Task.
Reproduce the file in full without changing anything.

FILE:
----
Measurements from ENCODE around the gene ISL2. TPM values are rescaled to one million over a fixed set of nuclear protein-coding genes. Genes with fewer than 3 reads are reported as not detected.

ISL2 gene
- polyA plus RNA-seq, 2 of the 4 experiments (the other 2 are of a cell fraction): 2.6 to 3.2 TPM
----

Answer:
Measurements from ENCODE around the gene ISL2. TPM values are rescaled to one million over a fixed set of nuclear protein-coding genes. Genes with fewer than 3 reads are reported as not detected.

ISL2 gene
- polyA plus RNA-seq, 2 of the 4 experiments (the other 2 are of a cell fraction): 2.6 to 3.2 TPM